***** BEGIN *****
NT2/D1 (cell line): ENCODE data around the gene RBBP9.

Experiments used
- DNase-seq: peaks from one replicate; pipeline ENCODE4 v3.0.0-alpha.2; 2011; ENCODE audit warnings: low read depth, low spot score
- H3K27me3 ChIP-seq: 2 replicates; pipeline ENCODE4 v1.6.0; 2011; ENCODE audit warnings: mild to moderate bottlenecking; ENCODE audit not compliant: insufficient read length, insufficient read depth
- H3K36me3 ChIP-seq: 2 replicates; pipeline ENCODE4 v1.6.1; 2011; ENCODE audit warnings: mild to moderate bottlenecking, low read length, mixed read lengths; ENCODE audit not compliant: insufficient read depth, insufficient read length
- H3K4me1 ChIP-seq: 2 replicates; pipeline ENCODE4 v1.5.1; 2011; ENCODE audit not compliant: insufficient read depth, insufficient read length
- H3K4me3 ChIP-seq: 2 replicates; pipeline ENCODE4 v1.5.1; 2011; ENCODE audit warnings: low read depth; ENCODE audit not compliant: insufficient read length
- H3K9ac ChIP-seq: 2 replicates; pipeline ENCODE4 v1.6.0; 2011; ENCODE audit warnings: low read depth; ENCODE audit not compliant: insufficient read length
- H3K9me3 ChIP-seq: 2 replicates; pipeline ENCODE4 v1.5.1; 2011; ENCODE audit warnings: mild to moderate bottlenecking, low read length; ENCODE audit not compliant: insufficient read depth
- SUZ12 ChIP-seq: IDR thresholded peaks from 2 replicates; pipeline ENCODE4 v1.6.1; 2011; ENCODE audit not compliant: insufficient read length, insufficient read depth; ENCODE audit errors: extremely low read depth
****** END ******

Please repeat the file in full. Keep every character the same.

NT2/D1 (cell line): ENCODE data around the gene RBBP9.

Experiments used
- DNase-seq: peaks from one replicate; pipeline ENCODE4 v3.0.0-alpha.2; 2011; ENCODE audit warnings: low read depth, low spot score
- H3K27me3 ChIP-seq: 2 replicates; pipeline ENCODE4 v1.6.0; 2011; ENCODE audit warnings: mild to moderate bottlenecking; ENCODE audit not compliant: insufficient read length, insufficient read depth
- H3K36me3 ChIP-seq: 2 replicates; pipeline ENCODE4 v1.6.1; 2011; ENCODE audit warnings: mild to moderate bottlenecking, low read length, mixed read lengths; ENCODE audit not compliant: insufficient read depth, insufficient read length
- H3K4me1 ChIP-seq: 2 replicates; pipeline ENCODE4 v1.5.1; 2011; ENCODE audit not compliant: insufficient read depth, insufficient read length
- H3K4me3 ChIP-seq: 2 replicates; pipeline ENCODE4 v1.5.1; 2011; ENCODE audit warnings: low read depth; ENCODE audit not compliant: insufficient read length
- H3K9ac ChIP-seq: 2 replicates; pipeline ENCODE4 v1.6.0; 2011; ENCODE audit warnings: low read depth; ENCODE audit not compliant: insufficient read length
- H3K9me3 ChIP-seq: 2 replicates; pipeline ENCODE4 v1.5.1; 2011; ENCODE audit warnings: mild to moderate bottlenecking, low read length; ENCODE audit not compliant: insufficient read depth
- SUZ12 ChIP-seq: IDR thresholded peaks from 2 replicates; pipeline ENCODE4 v1.6.1; 2011; ENCODE audit not compliant: insufficient read length, insufficient read depth; ENCODE audit errors: extremely low read depth